Since most of my friends think of me as “that girl who works out with those kettle ball things,” I often get questions from people intrigued by the kettlebell phenomenon, asking me for my opinion on a product they saw in an infomercial, on a shopping network, or in their local store.
The problem is, kettlebells have gotten so popular, so quickly, that there are many products developed by people who have absolutely no kettlebell certification or specific training, some of which are promoted by celebrity trainers, giving them an aura of credibility. At best, using these products will get you results that are not as good as you could get with proper training. At worst, they could result in a serious injury.
So then, how do you separate bad products from good? It’s challenging, unless you know what to look for.
- Reputable kettlebell training products are promoted by trainers with kettlebell-specific certifications. Look for the letters RKC, HKC, AKC, or CKT after a trainer’s name. These are the major kettlebell certifications. My preferred certification for ultimate knowhow and credibility is RKC.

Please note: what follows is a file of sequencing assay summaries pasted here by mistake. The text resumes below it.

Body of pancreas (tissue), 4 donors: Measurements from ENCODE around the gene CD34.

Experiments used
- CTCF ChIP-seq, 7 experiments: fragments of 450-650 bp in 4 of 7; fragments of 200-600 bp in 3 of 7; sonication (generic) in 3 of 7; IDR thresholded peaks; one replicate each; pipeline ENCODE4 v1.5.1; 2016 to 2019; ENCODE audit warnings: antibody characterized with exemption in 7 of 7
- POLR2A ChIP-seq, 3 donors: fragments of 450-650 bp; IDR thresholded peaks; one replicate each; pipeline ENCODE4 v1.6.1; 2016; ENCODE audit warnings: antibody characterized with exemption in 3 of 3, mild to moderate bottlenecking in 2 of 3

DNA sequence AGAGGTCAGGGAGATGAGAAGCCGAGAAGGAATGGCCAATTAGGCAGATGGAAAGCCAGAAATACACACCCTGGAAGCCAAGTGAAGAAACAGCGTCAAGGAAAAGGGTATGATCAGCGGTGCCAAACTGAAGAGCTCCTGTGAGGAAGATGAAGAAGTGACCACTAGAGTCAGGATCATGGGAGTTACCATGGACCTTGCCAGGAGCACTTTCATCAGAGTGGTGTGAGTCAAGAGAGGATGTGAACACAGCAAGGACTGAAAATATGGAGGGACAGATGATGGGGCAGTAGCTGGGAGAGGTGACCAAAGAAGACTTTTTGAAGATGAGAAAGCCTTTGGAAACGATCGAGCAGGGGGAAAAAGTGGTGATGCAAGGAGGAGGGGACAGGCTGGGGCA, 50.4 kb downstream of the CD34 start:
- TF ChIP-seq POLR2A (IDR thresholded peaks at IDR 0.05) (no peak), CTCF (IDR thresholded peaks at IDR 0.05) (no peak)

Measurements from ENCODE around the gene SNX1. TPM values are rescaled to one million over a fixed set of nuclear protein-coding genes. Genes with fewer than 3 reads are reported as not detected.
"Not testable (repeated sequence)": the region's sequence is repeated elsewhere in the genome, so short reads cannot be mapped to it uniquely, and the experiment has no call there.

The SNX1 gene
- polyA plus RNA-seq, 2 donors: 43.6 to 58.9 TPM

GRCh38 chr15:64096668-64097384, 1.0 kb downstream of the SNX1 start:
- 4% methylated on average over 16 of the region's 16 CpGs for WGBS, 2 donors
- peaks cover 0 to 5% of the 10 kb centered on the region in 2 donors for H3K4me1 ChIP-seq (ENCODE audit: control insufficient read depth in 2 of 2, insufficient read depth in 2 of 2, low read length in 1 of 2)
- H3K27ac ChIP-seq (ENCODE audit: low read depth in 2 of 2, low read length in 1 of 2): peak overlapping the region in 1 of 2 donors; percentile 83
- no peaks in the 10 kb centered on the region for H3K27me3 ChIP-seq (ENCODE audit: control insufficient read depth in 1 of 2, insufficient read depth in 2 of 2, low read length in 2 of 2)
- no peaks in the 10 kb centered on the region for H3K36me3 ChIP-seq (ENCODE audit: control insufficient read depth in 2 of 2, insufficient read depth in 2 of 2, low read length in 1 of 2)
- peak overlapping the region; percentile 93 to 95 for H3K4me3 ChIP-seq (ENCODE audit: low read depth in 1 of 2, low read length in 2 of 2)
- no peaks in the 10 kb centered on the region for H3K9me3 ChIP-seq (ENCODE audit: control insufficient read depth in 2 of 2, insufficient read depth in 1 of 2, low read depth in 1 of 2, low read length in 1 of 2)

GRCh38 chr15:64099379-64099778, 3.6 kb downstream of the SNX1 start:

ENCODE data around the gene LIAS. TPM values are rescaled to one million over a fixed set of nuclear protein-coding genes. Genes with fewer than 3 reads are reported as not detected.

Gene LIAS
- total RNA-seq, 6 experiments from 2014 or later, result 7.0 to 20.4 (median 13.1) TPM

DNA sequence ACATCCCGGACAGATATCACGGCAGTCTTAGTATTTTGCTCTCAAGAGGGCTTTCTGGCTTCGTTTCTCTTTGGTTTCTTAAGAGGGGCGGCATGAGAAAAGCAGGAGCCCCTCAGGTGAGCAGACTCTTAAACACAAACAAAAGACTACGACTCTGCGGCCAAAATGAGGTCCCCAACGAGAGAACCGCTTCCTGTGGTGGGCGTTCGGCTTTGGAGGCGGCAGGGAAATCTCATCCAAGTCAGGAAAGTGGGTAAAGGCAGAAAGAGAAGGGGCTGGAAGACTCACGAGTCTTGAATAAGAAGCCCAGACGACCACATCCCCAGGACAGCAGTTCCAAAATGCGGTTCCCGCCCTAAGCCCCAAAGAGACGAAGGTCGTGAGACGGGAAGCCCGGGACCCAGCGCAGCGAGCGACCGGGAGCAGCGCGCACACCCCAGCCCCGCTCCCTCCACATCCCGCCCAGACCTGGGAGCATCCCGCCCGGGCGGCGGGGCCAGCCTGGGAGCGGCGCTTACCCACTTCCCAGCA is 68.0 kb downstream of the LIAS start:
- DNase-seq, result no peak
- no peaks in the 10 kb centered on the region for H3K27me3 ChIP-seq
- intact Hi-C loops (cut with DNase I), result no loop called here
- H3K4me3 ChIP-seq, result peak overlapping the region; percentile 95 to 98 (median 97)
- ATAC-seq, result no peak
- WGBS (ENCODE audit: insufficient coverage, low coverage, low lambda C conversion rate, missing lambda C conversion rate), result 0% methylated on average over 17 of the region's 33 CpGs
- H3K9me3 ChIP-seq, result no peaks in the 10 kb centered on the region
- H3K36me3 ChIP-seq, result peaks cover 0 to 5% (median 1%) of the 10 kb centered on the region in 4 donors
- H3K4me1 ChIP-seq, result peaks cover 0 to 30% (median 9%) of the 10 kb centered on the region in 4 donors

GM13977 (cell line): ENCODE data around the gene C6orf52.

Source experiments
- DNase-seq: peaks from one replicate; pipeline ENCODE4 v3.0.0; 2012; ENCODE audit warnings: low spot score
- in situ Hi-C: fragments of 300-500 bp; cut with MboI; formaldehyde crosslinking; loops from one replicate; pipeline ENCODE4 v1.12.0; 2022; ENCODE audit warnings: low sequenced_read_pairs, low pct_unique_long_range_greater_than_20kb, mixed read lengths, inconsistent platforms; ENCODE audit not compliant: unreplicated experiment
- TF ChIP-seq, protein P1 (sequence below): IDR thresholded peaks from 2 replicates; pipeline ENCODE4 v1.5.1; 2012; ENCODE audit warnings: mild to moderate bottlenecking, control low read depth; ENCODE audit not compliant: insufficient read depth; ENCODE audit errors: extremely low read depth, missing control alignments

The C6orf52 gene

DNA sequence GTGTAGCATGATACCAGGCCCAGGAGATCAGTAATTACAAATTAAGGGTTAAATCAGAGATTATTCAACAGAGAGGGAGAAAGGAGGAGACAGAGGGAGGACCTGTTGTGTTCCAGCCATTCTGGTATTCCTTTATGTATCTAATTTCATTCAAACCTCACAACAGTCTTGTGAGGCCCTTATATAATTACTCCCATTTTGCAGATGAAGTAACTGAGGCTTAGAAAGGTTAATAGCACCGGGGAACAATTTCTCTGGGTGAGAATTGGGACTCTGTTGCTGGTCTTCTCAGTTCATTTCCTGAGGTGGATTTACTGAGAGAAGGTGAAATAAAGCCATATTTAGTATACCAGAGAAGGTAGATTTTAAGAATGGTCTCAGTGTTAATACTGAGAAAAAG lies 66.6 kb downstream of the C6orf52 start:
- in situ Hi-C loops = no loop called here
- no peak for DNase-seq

- Good products will require you to use appropriate weights for your gender and size. A typical woman will start with a kettlebell that weighs 26.5 pounds, while a typical man will start with a 35-pound kettlebell. Programs that show a woman or man swinging a 10-pound kettlebell should be avoided. (For your reference, my 8 year-old swings an 18-lb kettlebell. She started with a 10-lb last year.)
- Excellent products will point out the limitations of learning to use kettlebells on your own, and will encourage you to seek out in-person training at least once. Products that claim to be the only training you’ll ever need will typically leave you with poor form.
- Dangerous moves are a hallmark of poorly constructed kettlebell programs. Videos that encourage you to swing kettlebells over your head are generally released by people with no clue about how to encourage safe kettlebell use.
While this list is by no means comprehensive, it should help you get a better idea of whether a product is worth your money or not!
Next post – a few of my favorite recommendations for people aspiring to work out with kettlebells.
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